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To say that the solar energy sector is on fire would be an exaggeration. But solar power is unquestionably the front runner in the world’s conversion to a low-carbon future. Energy from the sun is decidedly the largest component of any energy source available on our planet. The world’s entire energy use during one year can be provided by just one small dot of the sun’s entire surface. World energy use is only 16TWy (Terrawatts per year) compared to the sun’s 23,000 TW yearly capacity.

Solar Power

While the focus has been on coal, oil, natural gas and uranium for the last 200 years, humanity is now poised for the greatest energy leap ever. If only we had looked to the sun before the industrial revolution rather than waiting until now. What a different world it would be. The following info-image shows our global energy potential with a comparison of renewable and conventional energy sources. For renewables, the amount of energy is shown per year, while for conventional sources, the total reserve is displayed.

Solar Power: Here Comes The Sun, Below2C

Image credit: Wikipedia Commons, Richard and Marc Perze et al

Here Comes The Sun

We are just at the very beginning of the clean energy revolution. And as renewables become mainstream, the era of fossil fuels will come to its torturous end. The transition from high-carbon to low-carbon energy has been called the clean disruption by Tony Seba from Stanford University. Of course, the timing is perfect as the world struggles to meet emissions reduction commitments made in 2015 during the Paris Accord talks.

This post highlights the strong leadership from the state of California, China and India in solar power. Other notables are France, Germany and Sweden.


The state of California has seen solar rise from 0.5% of its energy generation in 2010 to 10% in 2017. In fact, on March 5, solar provided an astounding 50% of the state’s energy needs. California’s current mandate to generate 50% of its electricity from renewable sources by 2030 is now considered very achievable. Moreover, the state Senate is proposing legislation that would required 100% of the state’s energy from renewable sources by 2045.


China is well ahead of target with recent installations of a “a stunning 35 gigawatts in just seven months—more than twice as much as installed by any other country in all of 2016,” Greenpeace analysts Jing Yan and Lauri Myllyvirta report on EcoWatch. “As a result, total solar PV capacity (112 gigawatts of installed solar capacity) now exceeds the government’s 2020 goal of 105 GW, set as recently as last year.” (excerpt from The Energy Mix)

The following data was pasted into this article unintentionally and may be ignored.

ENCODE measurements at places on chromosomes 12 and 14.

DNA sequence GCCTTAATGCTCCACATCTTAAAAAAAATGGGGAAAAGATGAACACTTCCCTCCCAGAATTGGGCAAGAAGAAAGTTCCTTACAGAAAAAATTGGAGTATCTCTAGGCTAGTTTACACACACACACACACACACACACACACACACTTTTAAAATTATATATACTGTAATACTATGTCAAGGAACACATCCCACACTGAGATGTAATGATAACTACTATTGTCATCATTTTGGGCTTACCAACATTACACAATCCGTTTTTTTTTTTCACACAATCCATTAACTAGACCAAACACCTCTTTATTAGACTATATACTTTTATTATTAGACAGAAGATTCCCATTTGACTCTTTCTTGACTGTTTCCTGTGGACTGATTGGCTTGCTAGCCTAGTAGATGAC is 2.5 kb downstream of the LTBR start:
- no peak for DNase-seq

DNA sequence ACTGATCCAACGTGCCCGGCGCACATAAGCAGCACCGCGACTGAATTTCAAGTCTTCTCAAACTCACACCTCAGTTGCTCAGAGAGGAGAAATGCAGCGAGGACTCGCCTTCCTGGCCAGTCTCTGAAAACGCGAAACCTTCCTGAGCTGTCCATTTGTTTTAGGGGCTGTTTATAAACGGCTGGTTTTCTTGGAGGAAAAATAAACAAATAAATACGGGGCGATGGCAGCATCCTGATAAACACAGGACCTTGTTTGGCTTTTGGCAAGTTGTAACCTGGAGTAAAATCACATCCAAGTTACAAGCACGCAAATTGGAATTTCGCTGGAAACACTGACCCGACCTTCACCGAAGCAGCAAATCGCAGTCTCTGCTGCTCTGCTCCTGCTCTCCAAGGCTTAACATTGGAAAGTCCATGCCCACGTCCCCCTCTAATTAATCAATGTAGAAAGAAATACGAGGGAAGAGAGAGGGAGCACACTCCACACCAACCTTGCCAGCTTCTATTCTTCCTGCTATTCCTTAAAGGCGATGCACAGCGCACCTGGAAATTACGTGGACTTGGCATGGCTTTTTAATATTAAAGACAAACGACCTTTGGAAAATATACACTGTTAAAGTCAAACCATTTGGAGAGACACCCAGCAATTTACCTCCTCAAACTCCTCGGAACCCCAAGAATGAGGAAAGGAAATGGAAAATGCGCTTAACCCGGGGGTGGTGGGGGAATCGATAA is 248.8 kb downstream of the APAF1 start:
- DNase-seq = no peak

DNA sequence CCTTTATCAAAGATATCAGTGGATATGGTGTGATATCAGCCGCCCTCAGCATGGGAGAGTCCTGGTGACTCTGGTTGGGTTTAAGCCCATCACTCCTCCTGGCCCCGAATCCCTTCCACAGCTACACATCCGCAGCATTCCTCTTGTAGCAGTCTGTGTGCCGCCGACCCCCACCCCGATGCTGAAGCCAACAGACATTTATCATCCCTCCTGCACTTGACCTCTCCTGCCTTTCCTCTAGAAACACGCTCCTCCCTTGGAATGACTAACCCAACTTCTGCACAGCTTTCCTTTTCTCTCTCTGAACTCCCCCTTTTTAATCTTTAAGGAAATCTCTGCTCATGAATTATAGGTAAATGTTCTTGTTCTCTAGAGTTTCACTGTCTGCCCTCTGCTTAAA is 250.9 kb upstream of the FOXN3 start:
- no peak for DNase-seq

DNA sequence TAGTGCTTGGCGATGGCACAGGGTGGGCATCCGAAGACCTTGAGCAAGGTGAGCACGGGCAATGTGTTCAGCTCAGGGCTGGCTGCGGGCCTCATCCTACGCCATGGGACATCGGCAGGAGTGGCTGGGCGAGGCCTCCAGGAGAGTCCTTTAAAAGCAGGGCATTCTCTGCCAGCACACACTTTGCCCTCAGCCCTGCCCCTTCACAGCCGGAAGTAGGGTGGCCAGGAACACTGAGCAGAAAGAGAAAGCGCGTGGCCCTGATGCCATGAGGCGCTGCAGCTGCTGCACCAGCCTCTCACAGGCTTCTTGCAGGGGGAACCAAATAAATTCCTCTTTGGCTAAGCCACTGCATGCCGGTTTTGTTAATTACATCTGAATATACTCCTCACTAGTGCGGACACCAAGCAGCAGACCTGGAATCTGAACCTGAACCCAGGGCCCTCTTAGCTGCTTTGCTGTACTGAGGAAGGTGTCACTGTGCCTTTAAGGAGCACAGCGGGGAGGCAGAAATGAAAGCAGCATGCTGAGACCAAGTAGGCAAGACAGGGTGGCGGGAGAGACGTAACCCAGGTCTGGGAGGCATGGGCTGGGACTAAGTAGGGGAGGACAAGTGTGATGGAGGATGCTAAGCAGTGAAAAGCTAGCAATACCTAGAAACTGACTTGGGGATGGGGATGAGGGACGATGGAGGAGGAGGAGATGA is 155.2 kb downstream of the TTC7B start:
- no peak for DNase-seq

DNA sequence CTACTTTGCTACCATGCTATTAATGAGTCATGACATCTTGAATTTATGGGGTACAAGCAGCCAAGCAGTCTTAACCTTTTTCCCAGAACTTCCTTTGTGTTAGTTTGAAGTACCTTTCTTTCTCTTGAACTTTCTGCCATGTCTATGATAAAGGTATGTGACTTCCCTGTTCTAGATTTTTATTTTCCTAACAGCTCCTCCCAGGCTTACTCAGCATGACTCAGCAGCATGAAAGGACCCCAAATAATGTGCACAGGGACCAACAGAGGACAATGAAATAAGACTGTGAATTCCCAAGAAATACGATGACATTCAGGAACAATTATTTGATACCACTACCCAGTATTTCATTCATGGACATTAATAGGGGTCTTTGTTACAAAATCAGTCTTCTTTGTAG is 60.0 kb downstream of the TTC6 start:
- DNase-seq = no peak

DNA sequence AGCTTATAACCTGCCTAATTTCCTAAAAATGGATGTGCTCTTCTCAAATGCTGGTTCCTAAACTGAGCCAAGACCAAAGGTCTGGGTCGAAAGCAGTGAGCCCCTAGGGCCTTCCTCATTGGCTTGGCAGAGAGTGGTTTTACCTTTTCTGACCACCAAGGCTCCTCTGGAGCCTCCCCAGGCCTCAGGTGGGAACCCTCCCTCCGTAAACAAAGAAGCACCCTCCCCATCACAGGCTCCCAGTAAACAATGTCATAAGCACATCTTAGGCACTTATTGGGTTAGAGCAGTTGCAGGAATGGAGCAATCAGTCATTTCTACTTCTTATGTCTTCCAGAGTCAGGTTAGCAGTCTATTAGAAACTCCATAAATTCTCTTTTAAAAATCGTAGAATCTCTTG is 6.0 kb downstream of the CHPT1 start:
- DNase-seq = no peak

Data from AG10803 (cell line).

A primary example of Chinese solar innovation is the world’s largest floating solar farm atop a closed-down coal mine.


During the COP21 climate conference held in Paris in November 2015, India’s Prime Minister Modi floated the idea of forming an International Solar Alliance (ISA). His proposal was welcomed and subsequently led to the first International Solar summit co-hosted by both India and France on March 11. The 58 countries which have joined the International Solar Alliance support the ambitious plan of mobilizing $1 trillion in investments for the harnessing of solar energy. French President Macron has pledged 700 million Euros to the ISA. (Photo credit: India government)

India’s actions since the signing of the Paris Agreement reaffirm an unwavering commitment to reach its carbon emissions targets by reducing its dependency on fossil fuels. India has adopted the ambitious goal of increasing the non-carbon share of its electricity mix to 40% by 2030.

Discoveries and New Developments

The following is but a small sample of the ongoing advancements we are witnessing in clean energy technology:

  • The Solar industry in the United States is creating new jobs at a rate 17 times faster than the overall economy.
  • Battery storage is expected to grow tenfold in the next 5 years in the US – from 295 megawatts in 2017 to 2.5 gigawatts by 2022. Battery storage technology is the fastest growing component of the solar energy market.
  • Global solar capacity will rival nuclear capacity in the coming months. Global solar installed capacity reached 390 GW at the end of 2017 compared to nuclear with an estimated gigawatt capacity of 391.5 GW according to the Nuclear Energy Institute.
  • TheGuardian reports the invention of rain-or-shine solar panels that can also capture energy from raindrops.
  • And what about the next generation of solar panels? Check out the Smartflower. It’s 40% more efficient than rooftop panels and it looks great.

Solar power now comes in the form of a flower